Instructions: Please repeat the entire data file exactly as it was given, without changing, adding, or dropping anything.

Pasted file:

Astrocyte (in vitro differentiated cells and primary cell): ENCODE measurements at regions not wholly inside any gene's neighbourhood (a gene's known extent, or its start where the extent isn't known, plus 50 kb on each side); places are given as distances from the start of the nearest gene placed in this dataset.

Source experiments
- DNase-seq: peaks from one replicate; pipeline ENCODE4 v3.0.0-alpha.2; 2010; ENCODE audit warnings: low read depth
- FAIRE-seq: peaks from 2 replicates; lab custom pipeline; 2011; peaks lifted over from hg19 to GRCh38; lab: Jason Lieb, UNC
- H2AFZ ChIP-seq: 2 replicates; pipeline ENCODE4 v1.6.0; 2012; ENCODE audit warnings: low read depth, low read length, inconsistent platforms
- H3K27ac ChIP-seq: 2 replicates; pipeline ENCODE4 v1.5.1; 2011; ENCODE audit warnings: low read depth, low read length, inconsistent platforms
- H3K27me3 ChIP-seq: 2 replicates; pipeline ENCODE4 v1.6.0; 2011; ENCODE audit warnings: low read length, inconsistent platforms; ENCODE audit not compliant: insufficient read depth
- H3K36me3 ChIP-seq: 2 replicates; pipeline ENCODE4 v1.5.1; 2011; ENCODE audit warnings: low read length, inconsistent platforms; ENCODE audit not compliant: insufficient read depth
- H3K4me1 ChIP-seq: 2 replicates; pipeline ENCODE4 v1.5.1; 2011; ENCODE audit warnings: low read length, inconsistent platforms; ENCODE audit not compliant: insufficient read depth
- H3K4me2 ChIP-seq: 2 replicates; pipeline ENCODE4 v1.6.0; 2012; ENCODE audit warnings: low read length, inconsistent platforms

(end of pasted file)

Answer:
Astrocyte (in vitro differentiated cells and primary cell): ENCODE measurements at regions not wholly inside any gene's neighbourhood (a gene's known extent, or its start where the extent isn't known, plus 50 kb on each side); places are given as distances from the start of the nearest gene placed in this dataset.

Source experiments
- DNase-seq: peaks from one replicate; pipeline ENCODE4 v3.0.0-alpha.2; 2010; ENCODE audit warnings: low read depth
- FAIRE-seq: peaks from 2 replicates; lab custom pipeline; 2011; peaks lifted over from hg19 to GRCh38; lab: Jason Lieb, UNC
- H2AFZ ChIP-seq: 2 replicates; pipeline ENCODE4 v1.6.0; 2012; ENCODE audit warnings: low read depth, low read length, inconsistent platforms
- H3K27ac ChIP-seq: 2 replicates; pipeline ENCODE4 v1.5.1; 2011; ENCODE audit warnings: low read depth, low read length, inconsistent platforms
- H3K27me3 ChIP-seq: 2 replicates; pipeline ENCODE4 v1.6.0; 2011; ENCODE audit warnings: low read length, inconsistent platforms; ENCODE audit not compliant: insufficient read depth
- H3K36me3 ChIP-seq: 2 replicates; pipeline ENCODE4 v1.5.1; 2011; ENCODE audit warnings: low read length, inconsistent platforms; ENCODE audit not compliant: insufficient read depth
- H3K4me1 ChIP-seq: 2 replicates; pipeline ENCODE4 v1.5.1; 2011; ENCODE audit warnings: low read length, inconsistent platforms; ENCODE audit not compliant: insufficient read depth
- H3K4me2 ChIP-seq: 2 replicates; pipeline ENCODE4 v1.6.0; 2012; ENCODE audit warnings: low read length, inconsistent platforms